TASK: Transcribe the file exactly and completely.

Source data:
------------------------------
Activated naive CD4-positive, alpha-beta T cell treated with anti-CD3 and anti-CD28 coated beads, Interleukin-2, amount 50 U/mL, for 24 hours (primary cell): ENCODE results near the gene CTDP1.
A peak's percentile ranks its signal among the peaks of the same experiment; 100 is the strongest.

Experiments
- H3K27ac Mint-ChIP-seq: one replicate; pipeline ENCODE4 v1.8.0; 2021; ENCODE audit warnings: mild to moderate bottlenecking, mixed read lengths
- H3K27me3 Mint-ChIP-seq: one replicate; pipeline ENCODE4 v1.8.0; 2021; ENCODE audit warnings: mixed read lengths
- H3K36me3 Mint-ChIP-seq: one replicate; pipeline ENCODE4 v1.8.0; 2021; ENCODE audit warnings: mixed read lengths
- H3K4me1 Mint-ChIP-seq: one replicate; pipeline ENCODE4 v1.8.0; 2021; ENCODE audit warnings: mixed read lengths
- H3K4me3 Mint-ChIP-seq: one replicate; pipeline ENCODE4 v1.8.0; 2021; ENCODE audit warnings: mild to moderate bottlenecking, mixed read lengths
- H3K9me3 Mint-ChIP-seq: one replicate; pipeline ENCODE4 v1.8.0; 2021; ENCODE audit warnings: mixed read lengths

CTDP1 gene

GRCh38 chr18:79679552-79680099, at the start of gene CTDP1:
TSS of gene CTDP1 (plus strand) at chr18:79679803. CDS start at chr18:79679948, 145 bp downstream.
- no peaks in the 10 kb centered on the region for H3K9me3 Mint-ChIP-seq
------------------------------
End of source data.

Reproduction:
Activated naive CD4-positive, alpha-beta T cell treated with anti-CD3 and anti-CD28 coated beads, Interleukin-2, amount 50 U/mL, for 24 hours (primary cell): ENCODE results near the gene CTDP1.
A peak's percentile ranks its signal among the peaks of the same experiment; 100 is the strongest.

Experiments
- H3K27ac Mint-ChIP-seq: one replicate; pipeline ENCODE4 v1.8.0; 2021; ENCODE audit warnings: mild to moderate bottlenecking, mixed read lengths
- H3K27me3 Mint-ChIP-seq: one replicate; pipeline ENCODE4 v1.8.0; 2021; ENCODE audit warnings: mixed read lengths
- H3K36me3 Mint-ChIP-seq: one replicate; pipeline ENCODE4 v1.8.0; 2021; ENCODE audit warnings: mixed read lengths
- H3K4me1 Mint-ChIP-seq: one replicate; pipeline ENCODE4 v1.8.0; 2021; ENCODE audit warnings: mixed read lengths
- H3K4me3 Mint-ChIP-seq: one replicate; pipeline ENCODE4 v1.8.0; 2021; ENCODE audit warnings: mild to moderate bottlenecking, mixed read lengths
- H3K9me3 Mint-ChIP-seq: one replicate; pipeline ENCODE4 v1.8.0; 2021; ENCODE audit warnings: mixed read lengths

CTDP1 gene

GRCh38 chr18:79679552-79680099, at the start of gene CTDP1:
TSS of gene CTDP1 (plus strand) at chr18:79679803. CDS start at chr18:79679948, 145 bp downstream.
- no peaks in the 10 kb centered on the region for H3K9me3 Mint-ChIP-seq